“Whatever’s gone on behind the scenes, I didn’t really expect Sam to sign a new contract, not if the club were still in the Championship. It doesn’t look like the team are going up this year. Are they going to go up next year? There’s a lot of work to do. He’s 22 and it’s better to make the break at that age than it is when you’re 26, 27.”

Byram has not spoken publicly about his contract for many months but it is common knowledge that talks with Leeds led to a bitter fall-out with Cellino. United initially tried to cut Byram’s £12,000-a-week wage – an offer he rejected flatly – and then proposed last month to match his current salary and extend his deal to June 2017. The 22-year-old declined again.

Leeds subsequently decided to listen to offers for him in January with his contract into its last six months and a £3.7m bid from Everton was accepted on Thursday.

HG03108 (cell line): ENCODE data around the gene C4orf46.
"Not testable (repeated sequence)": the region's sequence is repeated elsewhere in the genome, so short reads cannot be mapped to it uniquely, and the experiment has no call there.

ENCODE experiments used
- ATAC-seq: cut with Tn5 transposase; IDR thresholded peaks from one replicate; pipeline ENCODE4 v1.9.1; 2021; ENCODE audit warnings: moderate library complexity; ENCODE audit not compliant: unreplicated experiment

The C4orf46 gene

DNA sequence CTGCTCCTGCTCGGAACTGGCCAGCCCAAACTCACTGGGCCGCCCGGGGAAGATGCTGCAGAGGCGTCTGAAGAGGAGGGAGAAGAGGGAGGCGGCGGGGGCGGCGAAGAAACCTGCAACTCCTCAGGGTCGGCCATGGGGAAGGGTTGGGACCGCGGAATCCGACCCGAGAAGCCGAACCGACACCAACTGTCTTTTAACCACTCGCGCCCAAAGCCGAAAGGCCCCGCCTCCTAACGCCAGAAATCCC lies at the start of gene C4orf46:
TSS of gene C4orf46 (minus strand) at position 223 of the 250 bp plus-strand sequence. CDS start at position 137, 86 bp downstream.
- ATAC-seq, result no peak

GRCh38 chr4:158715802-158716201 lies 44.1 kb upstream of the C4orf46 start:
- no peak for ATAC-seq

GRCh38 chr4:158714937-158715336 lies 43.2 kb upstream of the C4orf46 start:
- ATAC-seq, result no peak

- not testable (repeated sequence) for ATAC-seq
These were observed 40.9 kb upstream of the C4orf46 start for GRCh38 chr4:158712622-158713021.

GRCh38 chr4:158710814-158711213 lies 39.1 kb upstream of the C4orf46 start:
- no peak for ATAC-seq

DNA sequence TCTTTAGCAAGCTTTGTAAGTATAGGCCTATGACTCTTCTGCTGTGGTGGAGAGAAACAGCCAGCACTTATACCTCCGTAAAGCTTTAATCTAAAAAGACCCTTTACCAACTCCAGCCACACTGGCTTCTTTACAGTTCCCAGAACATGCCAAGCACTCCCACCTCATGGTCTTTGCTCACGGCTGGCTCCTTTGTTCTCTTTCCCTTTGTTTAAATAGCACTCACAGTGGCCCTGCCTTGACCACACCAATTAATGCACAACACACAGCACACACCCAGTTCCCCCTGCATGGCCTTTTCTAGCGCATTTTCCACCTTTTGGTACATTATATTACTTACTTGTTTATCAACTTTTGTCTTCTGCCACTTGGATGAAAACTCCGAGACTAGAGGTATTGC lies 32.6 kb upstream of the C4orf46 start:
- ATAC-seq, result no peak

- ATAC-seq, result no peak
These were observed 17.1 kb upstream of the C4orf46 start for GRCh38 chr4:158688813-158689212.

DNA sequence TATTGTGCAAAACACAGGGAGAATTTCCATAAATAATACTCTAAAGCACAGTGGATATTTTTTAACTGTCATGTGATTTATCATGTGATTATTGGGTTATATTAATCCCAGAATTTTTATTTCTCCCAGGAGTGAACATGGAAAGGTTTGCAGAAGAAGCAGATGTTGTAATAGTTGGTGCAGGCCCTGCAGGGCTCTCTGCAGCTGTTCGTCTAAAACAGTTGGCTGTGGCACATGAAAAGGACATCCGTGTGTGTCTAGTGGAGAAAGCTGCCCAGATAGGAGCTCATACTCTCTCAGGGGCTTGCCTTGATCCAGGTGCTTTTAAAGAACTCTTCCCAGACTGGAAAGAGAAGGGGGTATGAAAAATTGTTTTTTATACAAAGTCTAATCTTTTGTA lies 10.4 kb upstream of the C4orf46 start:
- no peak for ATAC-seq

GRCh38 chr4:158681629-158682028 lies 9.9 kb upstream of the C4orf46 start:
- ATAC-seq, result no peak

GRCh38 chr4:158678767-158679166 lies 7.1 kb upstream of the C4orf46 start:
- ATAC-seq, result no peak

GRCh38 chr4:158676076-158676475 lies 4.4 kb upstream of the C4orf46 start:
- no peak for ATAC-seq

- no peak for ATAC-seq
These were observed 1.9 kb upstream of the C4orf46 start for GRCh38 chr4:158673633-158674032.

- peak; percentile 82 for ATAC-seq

Byram missed United’s defeat at Sheffield Wednesday on Saturday and held talks with Everton the following day but he avoided a quick decision and reported into Thorp Arch for training with Leeds this morning. A source at Leeds said he was “thinking it all through” and West Ham United have moved to steal him from Everton by matching their £3.7m offer.

Byram, a former player-of-the-year at Elland Road, has made almost 150 appearances for Leeds and is three-and-a-half years on from his senior debut. Gray said: “People ask ‘will he be good enough for the Premier League?’ I think he’s got the ability. What you have to have as well is the confidence and belief to back yourself to go higher. Otherwise it’s a waste of time being a player. He’s not played particularly well this season, although he’s been better recently, but you could put that down to problems and his contractual situation. When he plays well you can spot his talent and clubs know talent when they see it.